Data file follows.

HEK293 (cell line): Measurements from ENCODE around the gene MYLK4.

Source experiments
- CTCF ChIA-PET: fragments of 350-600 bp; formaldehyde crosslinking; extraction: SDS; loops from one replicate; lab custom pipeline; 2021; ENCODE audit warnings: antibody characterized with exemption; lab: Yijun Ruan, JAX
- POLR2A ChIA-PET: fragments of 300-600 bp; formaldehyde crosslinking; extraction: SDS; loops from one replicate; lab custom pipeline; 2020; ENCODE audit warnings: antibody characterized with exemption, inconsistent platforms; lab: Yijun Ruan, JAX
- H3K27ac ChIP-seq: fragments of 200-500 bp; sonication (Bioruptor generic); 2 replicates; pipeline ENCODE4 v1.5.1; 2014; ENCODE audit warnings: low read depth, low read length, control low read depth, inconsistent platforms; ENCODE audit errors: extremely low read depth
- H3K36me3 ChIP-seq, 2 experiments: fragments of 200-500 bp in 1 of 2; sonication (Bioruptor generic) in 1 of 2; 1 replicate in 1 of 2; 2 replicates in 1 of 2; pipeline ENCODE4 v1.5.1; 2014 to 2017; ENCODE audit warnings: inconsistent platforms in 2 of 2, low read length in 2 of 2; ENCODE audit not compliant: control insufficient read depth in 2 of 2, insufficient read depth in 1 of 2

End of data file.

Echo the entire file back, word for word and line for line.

HEK293 (cell line): Measurements from ENCODE around the gene MYLK4.

Source experiments
- CTCF ChIA-PET: fragments of 350-600 bp; formaldehyde crosslinking; extraction: SDS; loops from one replicate; lab custom pipeline; 2021; ENCODE audit warnings: antibody characterized with exemption; lab: Yijun Ruan, JAX
- POLR2A ChIA-PET: fragments of 300-600 bp; formaldehyde crosslinking; extraction: SDS; loops from one replicate; lab custom pipeline; 2020; ENCODE audit warnings: antibody characterized with exemption, inconsistent platforms; lab: Yijun Ruan, JAX
- H3K27ac ChIP-seq: fragments of 200-500 bp; sonication (Bioruptor generic); 2 replicates; pipeline ENCODE4 v1.5.1; 2014; ENCODE audit warnings: low read depth, low read length, control low read depth, inconsistent platforms; ENCODE audit errors: extremely low read depth
- H3K36me3 ChIP-seq, 2 experiments: fragments of 200-500 bp in 1 of 2; sonication (Bioruptor generic) in 1 of 2; 1 replicate in 1 of 2; 2 replicates in 1 of 2; pipeline ENCODE4 v1.5.1; 2014 to 2017; ENCODE audit warnings: inconsistent platforms in 2 of 2, low read length in 2 of 2; ENCODE audit not compliant: control insufficient read depth in 2 of 2, insufficient read depth in 1 of 2